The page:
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How to Avoid Skidding on the Road, and How to Get Out of It Safely If It Starts

Even an experienced driver can get into skidding. Harsh weather conditions and a poorly chosen speed can result in the car losing its traction with the road and ceasing to obey your commands.

5-Minute Crafts is explaining to you why skidding occurs and how to gain back control over the car safely.

What skidding is and why it occurs

Skidding is a condition that a car gets into when its wheels lose traction with the road. As a result, the driver loses control over the direction of the car’s movement and can’t manage it fully.

Weather and road conditions, as well as the behavior of the driver behind the wheel, affect the likelihood of a skid. The reasons for skidding can be:

  • Driving too fast in certain weather and road conditions, like on icy roads or during rainfall
  • Sudden braking, including braking while making a turn, resulting in the lock-up of the wheels
  • Harsh accelerating
  • Turning the steering wheel too sharply or turning the steering wheel when the vehicle is moving at high speeds
  • Mechanical, electrical, or another defect in the vehicle, such as a broken tire

❗ As you can see, skidding often occurs when the car is moving at a high speed. You can significantly reduce the likelihood of skidding by changing the driving speed depending on road conditions.

What types of skids there are

1. Front-wheel skid
A front-wheel skid can be described as an understeer of the car and its disobedience to the actions of the driver. With this type of skid, the driver can turn the steering wheel in a certain direction, but the car can continue to move in a straight line, for example.

A front-wheel skid happens when the front wheels lose traction with the road while the car is moving too fast. This can happen both during normal high-speed driving and while driving on wet, icy roads. Also, the front wheels’ skidding can be caused by harsh braking when making a turn.

How to get out of a skid:
1. Without pressing the accelerator and brake pedals, carefully keep turning the steering wheel in the intended direction.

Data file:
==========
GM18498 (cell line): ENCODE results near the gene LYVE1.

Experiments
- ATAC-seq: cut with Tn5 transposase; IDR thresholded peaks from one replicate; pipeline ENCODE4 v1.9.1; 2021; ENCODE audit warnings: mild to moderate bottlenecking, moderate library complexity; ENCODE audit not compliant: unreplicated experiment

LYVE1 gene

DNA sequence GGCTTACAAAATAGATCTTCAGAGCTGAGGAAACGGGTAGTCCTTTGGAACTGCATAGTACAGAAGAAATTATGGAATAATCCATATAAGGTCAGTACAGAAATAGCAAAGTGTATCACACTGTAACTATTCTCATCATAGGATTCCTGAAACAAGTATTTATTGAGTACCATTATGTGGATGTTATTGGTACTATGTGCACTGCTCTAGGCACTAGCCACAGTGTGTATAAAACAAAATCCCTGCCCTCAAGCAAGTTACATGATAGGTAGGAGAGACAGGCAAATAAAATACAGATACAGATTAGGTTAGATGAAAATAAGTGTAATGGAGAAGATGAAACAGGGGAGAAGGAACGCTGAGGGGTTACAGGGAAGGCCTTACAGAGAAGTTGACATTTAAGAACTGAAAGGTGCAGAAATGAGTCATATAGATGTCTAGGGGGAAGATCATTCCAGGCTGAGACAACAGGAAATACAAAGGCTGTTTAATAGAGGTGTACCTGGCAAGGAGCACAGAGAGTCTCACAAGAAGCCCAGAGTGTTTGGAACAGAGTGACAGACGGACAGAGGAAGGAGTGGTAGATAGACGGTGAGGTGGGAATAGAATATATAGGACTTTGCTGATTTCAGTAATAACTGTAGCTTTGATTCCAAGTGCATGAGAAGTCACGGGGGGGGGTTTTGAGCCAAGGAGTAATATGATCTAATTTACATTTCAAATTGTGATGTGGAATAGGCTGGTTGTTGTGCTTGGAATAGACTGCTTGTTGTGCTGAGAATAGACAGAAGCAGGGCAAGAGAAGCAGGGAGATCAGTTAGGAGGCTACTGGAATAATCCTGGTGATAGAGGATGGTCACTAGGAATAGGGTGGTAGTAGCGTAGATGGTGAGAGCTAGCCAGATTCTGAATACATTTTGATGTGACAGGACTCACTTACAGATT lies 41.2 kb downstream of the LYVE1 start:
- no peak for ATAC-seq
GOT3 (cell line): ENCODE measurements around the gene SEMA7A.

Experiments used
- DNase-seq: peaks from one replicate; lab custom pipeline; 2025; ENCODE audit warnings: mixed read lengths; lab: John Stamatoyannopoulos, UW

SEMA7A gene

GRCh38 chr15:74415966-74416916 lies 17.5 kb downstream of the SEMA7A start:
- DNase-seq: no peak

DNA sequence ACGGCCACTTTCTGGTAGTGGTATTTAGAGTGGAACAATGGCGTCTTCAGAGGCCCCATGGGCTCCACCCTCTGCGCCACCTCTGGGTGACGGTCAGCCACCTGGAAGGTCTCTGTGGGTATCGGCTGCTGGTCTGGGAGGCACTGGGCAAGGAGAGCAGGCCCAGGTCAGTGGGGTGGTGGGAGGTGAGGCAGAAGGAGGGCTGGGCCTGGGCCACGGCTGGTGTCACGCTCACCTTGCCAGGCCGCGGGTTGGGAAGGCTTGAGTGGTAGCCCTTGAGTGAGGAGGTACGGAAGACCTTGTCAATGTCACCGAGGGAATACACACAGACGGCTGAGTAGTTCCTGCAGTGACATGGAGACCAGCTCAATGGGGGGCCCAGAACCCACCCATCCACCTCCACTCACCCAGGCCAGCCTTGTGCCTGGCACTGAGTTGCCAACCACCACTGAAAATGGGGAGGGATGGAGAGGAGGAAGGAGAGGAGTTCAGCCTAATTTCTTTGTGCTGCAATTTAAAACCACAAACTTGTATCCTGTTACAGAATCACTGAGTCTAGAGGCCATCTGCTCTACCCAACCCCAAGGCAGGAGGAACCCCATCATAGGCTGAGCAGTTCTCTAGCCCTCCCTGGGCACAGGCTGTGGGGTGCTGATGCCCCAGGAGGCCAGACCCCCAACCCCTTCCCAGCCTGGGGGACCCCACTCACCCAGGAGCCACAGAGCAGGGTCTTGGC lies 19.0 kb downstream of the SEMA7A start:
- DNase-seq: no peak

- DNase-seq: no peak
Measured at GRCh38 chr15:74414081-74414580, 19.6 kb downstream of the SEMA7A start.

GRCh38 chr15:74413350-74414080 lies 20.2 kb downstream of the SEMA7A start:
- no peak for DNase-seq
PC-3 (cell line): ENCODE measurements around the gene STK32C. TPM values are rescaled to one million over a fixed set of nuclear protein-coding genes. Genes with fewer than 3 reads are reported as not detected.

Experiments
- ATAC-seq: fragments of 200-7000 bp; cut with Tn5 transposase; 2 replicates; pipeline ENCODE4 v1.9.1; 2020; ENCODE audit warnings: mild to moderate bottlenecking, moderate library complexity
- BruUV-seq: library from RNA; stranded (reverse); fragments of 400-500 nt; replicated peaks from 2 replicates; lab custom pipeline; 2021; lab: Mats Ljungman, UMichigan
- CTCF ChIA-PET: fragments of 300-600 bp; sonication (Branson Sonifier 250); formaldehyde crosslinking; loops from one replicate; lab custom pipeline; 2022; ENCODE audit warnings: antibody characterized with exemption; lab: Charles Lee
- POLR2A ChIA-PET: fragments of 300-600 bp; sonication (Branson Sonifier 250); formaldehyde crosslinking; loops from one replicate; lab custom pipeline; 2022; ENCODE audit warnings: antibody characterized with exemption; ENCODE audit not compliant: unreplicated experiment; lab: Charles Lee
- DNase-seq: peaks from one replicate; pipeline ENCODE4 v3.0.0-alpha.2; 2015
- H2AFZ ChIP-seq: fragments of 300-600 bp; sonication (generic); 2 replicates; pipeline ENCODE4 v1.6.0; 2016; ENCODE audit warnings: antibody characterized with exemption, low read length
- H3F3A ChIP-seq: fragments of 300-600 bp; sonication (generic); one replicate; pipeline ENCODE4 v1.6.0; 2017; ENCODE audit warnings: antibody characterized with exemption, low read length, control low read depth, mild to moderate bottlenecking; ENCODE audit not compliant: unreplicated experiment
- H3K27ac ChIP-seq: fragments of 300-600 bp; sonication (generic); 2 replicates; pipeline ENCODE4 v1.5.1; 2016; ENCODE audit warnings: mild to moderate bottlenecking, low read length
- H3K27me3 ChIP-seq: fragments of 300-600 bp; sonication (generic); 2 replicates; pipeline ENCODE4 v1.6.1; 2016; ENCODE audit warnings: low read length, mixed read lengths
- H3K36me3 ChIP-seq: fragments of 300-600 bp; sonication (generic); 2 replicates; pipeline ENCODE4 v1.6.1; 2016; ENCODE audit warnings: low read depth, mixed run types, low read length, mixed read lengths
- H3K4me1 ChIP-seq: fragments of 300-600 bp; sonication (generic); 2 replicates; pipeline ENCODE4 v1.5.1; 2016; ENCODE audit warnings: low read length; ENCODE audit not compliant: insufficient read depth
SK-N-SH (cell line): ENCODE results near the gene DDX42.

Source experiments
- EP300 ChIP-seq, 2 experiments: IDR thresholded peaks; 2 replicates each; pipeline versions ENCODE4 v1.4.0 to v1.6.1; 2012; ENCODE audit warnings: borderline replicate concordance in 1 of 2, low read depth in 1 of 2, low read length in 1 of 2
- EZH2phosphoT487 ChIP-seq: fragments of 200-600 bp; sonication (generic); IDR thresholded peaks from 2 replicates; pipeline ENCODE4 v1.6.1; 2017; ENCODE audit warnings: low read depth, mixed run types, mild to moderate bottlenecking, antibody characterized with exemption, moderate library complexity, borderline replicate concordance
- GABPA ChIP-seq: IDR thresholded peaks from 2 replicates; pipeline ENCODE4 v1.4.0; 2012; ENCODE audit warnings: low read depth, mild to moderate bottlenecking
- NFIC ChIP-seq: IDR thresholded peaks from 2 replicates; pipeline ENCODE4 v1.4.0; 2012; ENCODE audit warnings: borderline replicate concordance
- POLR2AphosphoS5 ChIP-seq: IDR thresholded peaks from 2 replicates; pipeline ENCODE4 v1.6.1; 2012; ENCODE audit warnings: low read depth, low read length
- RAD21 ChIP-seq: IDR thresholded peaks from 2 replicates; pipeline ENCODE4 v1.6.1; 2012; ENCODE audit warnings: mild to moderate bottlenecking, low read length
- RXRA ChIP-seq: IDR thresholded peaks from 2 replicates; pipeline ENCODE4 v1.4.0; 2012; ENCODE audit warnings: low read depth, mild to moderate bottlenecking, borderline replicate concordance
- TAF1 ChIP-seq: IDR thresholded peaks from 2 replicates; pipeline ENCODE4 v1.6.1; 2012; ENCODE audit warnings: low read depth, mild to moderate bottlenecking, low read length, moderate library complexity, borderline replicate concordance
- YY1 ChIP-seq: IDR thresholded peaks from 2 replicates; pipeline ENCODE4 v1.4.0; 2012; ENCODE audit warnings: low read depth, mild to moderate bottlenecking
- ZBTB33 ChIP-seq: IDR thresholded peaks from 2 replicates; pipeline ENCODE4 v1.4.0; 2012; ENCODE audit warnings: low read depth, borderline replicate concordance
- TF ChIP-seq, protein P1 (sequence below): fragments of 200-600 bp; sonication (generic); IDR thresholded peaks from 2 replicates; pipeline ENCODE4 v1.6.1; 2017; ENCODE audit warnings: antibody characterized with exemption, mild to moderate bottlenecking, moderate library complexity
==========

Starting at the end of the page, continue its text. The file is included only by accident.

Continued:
2. If the car continues to move to the side, reduce the pressure on the steering wheel and give the brake a brief jab. This action will shift the vehicle’s weight forward and help restore tire traction.

3. Keep steering in your intended direction.

2. Rear-wheel skid
A rear-wheel skid (or oversteer) is a condition that a car gets into when its rear wheels start to go to the side, trying to overtake the front wheels, and turning the vehicle. For example, when cornering at high speeds, the driver can turn the steering wheel in one direction, while the rear of the car will move in the opposite direction.

A rear-wheel skid can occur due to harsh braking or accelerating, or when taking a turn at a high speed. Weather conditions can also contribute to the appearance of the situation, like rain, icy roads, or an icy mass.

How to get out of the skid:
1. If you feel that the rear part of your car has started to skid, carefully start steering in the direction of the skid without pressing the accelerator or brake pedals. After this, direct the vehicle in the intended direction as carefully as before.

2. Don’t steer the wheel in the opposite of the skid direction, as it can provoke a new skid to the other side.

3. A little pressure on the accelerator can help restore tire traction. However, don’t do it if you are not a confident driver.

3. 4-wheel skid
A 4-wheel skid is when all the wheels lose traction with the road. It is unlikely that all 4 wheels will lock up with the anti-lock braking system (ABS) pre-installed. However, this can happen on vehicles not equipped with ABS.

Such a skid can occur with sharp, extreme braking that provokes the lock-up of the wheels.

If you find that all 4 wheels of the car are locked up with extreme braking, do the following actions to stop the skid:

1. Remove your foot from the brake pedal.

2. Press the brake pedal with short rhythmical movements. It will give an effect similar to ABS and will help to restore steering control.

How to avoid skidding

Unfortunately, it is not always possible to avoid skidding. But you can reduce the risk of its occurrence if you use the following tips:

  • Choose tires with sufficient tread depth and monitor the pressure inside them.
  • Slow down when approaching turns and road obstacles. Remember that when driving at high speeds while making a turn, tire traction with the road is reduced.
  • Reduce the speed when the road is wet or icy. Slippery surfaces significantly reduce the traction of tires with the road.
  • Avoid sudden braking, especially on corners.
  • Keep the necessary distance when going after another vehicle. The likelihood of sharp braking is increased when the distance is small — if the car in front of you stops, you will also have to stop. And if the stop is sudden, it can lead to skidding.
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